For new readers, they must get educated as to what a CLAMP book is like (since there are many CLAMP series and it's better to found out earlier that you're a fan than later). I suggest "Chobits" is a good starting point. From there, decide if you like apocalyptic manga, or light and cute manga because CLAMP's got a lot of both. For apocalyptic manga, choose X/1999 (before it goes out of print), and for light and cute, choose Wish and Cardcaptor Sakura.
I agree completely that being educated on CLAMP is important. CLAMP, a group of four manga-ka, is popular and have been in the biz for 20 or so years. Now, there is a reason I didn't suggest any CLAMP titles in the first post: CLAMP is evil and quite possibly insane. Expect homoeroticism, eye gouging, and horrible things happening to good people. On the other hand, one of my first titles was by CLAMP. It was, of course, Cardcaptor Sakura, made available by Tokyopop through their now defunct Chix Comics imprint.
The series is twelve volumes long; the second six volumes are titled Cardcaptor Sakura: Master of the Clow in the English release. (I've been sticking to things I know are available in English.) Adorable Kinimoto Sakura must capture the Clow cards, a plot anyone with the slightest familiarity with anime can recognize. Of course, in most of those stories the main character and her love interest don't have a rivalry over the affections of another guy. Oh, CLAMP. Of course, while this story has the tangled webs of love and gets progressively darker, it's still basically a fluff series that has nothing on CLAMP's darkest moments. In addition, there's no eye-gouging.
For those interested in the anime, find a subtitled version. The English dub chopped it up, changed the episode order, and generally sucked.
Chobits is a shonen series, heavy on the philosophy and slight on the SF (despite featuring an android) . . . and also heavy on the adult humor. But hey, I read it in middle school.
Filled with adorable loli-style art and adorable moments of unbearable cuteness between the pervy stuff, I love CHOBITS. It's a well-plotted series that sets up and establishes a relationship in seven volumes even with all kinds of crazy conspiracies going on. The fanservice does decline toward the end, as the characters try to discover whether a human and a persecom can truly love each other. It's classic CLAMP and yet half as crazy as their usual fare. (No eye gouging, for one.) I adore the anime, despite the filler episode about shopping for underwear, if only because it has a fabulous opening theme.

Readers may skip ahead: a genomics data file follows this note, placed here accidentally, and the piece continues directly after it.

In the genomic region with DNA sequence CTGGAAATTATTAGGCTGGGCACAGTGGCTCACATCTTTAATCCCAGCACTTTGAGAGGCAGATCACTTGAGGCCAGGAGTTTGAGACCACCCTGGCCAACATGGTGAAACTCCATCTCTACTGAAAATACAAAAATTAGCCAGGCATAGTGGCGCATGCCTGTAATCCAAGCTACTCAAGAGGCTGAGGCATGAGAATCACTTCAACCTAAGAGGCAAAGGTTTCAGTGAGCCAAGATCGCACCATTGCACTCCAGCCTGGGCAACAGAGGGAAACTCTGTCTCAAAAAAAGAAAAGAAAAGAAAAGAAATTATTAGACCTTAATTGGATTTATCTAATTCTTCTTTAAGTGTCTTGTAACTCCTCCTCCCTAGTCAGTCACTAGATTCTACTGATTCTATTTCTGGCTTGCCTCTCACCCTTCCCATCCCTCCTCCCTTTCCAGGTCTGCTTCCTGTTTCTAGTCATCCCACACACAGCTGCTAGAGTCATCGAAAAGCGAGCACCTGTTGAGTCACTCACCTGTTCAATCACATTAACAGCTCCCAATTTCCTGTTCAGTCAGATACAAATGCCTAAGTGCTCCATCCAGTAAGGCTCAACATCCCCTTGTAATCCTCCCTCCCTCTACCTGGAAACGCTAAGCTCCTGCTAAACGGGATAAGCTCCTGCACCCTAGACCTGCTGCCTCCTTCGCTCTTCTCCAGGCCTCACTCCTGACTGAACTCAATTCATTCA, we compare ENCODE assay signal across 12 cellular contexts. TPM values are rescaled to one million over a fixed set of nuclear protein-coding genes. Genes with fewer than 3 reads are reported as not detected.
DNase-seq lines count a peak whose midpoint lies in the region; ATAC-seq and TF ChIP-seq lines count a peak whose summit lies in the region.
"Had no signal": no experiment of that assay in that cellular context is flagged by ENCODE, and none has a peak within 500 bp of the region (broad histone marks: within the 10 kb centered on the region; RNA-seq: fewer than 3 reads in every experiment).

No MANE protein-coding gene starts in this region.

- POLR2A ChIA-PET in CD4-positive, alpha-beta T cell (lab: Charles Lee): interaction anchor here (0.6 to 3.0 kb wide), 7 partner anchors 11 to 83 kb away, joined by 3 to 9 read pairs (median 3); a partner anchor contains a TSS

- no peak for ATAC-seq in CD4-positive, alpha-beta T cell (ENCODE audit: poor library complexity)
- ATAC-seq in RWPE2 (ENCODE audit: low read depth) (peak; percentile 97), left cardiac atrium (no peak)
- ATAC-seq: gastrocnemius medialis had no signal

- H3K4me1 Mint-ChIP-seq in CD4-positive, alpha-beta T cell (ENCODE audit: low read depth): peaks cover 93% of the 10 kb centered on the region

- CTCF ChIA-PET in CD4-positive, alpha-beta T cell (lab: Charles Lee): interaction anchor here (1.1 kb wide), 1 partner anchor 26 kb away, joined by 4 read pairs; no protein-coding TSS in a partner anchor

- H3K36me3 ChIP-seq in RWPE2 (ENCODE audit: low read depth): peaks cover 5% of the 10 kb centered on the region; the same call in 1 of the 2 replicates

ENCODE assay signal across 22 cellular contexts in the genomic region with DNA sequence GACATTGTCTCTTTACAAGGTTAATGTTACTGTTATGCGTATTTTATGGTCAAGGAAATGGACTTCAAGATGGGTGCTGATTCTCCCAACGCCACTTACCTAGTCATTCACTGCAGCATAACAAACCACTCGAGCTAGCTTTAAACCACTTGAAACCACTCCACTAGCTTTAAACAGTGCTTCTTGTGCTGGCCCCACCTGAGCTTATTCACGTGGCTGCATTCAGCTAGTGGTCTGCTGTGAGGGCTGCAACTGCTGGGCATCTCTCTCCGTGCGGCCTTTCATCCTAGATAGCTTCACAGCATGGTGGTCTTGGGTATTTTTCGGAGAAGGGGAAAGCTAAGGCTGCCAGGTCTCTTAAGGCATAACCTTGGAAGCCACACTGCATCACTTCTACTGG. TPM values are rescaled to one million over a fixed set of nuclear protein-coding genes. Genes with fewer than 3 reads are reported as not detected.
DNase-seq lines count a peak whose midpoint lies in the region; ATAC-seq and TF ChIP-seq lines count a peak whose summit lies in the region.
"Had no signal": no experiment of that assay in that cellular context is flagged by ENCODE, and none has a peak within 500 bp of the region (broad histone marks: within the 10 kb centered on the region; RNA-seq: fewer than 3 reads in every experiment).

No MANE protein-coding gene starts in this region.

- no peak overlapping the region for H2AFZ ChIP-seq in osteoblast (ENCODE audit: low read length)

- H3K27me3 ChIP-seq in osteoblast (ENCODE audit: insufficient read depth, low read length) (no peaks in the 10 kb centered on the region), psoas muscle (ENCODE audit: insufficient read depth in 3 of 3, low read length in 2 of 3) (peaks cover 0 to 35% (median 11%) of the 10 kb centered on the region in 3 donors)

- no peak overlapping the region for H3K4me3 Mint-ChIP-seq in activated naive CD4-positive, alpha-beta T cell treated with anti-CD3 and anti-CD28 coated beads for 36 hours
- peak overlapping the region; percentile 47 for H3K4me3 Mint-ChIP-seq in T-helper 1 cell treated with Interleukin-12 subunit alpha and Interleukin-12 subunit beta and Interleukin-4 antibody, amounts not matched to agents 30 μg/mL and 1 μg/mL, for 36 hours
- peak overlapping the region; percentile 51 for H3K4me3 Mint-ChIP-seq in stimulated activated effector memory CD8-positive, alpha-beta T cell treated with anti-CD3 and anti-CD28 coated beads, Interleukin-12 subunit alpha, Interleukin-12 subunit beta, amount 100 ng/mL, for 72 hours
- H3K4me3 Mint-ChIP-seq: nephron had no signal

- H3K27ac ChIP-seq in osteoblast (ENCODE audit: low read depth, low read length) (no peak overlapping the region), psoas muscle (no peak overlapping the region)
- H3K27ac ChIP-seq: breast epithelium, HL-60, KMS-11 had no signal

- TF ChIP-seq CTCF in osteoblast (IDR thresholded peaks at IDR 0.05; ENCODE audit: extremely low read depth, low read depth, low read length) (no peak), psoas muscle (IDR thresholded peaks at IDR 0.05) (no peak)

For the final one Oliver suggested that I've read, is one of my favorites: X/1999.
Okay, the art is a little dated and people tend to look like triangles (broad shoulders, tiny waist). The sound effects in English are ridiculous. Until you reach far enough in the series to learn the characters' motives almost all of them seem like unsympathetic jerks. That is, except for poor, doomed Kotori, who just wanted to become an indigo dye expert. Anyway, what happens when you throw together Buddhist, Shinto, and various other mythologies with stylistic use of Christian symbolism to depict the battle over the fate of the world? Pure, crazy awesome. There's a schoolgirl in love with a middle-aged man that's possibly the sweetest romance in the entire thing. And yes, there is eye gouging. Romantically significant eye gouging, at that.
The series went on hiatus (at eighteen volumes, at a CLIFFHANGER, basically) after 9/11, as the violence and wanton destruction of major landmarks kept increasing and CLAMP refused to censor themselves. However, two endings are available in the anime (simply known as X - X/1999 is an English-only title) and the OVA (ie, movie). The movie just makes everything 30x more incomprehensible. The TV series is pretty good and even manages to make the characters more sympathetic. Episode 9, which introduces Subaru, is a work of art. It's even more beautiful if you understand the Buddhist symbolism, but it's incredible without it.
Of course, to get the lowdown of the relationship between the characters of Subaru and Seishirou, you have to read Tokyo Babylon.
This is the story of a Bet. It's also the story of a 25-year-old veternarian romancing a 16-year-old boy while the boy's twin eggs it on. It begins fairly episodic, with Subaru going about various onmiyoji jobs. (An onmiyoji is something like a medium/exorcist . . . in short, he's got awesome supernatural powers.) Now this one starts rather adorably but slowly crumbles that veneer until the tragic ending. It's seven volumes of superb storytelling. This one contains eye gouging.